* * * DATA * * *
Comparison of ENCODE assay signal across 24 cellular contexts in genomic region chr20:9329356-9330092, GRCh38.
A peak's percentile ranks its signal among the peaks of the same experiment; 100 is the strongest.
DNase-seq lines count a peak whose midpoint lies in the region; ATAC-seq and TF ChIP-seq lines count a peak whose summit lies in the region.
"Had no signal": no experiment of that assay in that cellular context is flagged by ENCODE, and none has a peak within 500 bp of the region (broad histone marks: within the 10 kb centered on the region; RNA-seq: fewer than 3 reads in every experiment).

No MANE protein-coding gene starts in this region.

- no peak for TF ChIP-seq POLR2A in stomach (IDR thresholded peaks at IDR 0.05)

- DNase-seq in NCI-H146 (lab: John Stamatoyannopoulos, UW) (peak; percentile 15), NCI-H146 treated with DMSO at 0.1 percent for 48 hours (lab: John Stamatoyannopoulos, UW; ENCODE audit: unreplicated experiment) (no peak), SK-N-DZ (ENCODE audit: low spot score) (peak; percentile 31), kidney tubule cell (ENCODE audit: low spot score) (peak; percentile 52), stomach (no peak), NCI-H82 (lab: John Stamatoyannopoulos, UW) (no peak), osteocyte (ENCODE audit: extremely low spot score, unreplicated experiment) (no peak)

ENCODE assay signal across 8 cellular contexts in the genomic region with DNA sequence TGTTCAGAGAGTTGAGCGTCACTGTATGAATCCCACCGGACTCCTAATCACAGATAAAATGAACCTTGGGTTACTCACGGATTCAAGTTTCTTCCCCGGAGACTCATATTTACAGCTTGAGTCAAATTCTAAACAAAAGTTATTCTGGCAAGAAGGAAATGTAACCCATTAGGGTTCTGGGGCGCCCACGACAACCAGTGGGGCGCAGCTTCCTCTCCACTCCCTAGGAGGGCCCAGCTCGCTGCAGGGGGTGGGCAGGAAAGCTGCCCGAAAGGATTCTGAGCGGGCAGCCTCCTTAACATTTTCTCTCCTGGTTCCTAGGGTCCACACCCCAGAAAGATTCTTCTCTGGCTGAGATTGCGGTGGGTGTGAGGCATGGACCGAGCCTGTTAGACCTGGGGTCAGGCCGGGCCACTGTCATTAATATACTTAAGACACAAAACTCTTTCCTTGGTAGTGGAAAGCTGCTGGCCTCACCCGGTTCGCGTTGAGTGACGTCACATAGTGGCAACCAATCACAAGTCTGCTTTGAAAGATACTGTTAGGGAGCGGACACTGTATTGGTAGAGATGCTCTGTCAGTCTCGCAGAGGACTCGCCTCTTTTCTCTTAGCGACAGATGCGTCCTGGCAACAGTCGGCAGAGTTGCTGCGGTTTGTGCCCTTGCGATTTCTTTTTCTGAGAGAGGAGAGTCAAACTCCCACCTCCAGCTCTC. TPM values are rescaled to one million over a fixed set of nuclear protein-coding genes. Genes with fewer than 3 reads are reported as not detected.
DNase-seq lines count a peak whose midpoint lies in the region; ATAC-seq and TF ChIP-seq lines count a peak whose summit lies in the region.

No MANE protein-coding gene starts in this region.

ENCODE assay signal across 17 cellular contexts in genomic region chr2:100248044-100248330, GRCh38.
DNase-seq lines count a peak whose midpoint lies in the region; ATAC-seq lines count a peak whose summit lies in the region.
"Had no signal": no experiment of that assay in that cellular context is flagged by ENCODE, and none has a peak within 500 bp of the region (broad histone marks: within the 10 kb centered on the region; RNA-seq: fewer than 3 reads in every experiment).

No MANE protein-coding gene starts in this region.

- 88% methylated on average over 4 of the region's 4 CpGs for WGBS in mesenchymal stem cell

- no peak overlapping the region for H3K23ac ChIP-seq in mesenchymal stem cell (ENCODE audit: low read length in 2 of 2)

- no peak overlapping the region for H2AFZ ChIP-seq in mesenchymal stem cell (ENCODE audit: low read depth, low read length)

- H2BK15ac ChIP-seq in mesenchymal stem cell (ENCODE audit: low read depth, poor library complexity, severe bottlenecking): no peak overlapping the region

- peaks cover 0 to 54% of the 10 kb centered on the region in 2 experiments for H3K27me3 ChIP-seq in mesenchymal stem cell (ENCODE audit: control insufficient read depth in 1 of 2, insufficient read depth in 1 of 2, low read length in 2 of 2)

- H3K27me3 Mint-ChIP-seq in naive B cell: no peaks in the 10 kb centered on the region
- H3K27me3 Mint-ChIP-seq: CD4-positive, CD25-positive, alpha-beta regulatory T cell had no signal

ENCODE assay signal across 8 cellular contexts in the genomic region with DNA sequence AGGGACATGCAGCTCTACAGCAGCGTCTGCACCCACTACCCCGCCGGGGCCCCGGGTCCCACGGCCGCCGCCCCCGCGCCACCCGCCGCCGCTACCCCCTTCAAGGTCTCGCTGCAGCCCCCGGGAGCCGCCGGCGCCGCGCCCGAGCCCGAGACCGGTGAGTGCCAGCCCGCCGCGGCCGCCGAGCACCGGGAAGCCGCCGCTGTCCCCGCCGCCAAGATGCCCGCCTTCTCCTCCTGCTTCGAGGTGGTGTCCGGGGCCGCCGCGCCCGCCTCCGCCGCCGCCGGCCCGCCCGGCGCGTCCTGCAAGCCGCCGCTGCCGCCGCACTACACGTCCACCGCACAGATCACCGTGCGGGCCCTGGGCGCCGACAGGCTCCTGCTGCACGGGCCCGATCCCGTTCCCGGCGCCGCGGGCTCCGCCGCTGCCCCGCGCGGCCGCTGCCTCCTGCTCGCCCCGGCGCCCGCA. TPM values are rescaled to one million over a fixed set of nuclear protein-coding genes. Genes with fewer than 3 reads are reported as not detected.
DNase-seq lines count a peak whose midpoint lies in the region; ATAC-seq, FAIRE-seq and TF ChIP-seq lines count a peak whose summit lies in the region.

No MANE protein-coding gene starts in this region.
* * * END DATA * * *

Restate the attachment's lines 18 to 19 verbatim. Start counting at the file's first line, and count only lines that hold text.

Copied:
- H2BK15ac ChIP-seq in mesenchymal stem cell (ENCODE audit: low read depth, poor library complexity, severe bottlenecking): no peak overlapping the region

- peaks cover 0 to 54% of the 10 kb centered on the region in 2 experiments for H3K27me3 ChIP-seq in mesenchymal stem cell (ENCODE audit: control insufficient read depth in 1 of 2, insufficient read depth in 1 of 2, low read length in 2 of 2)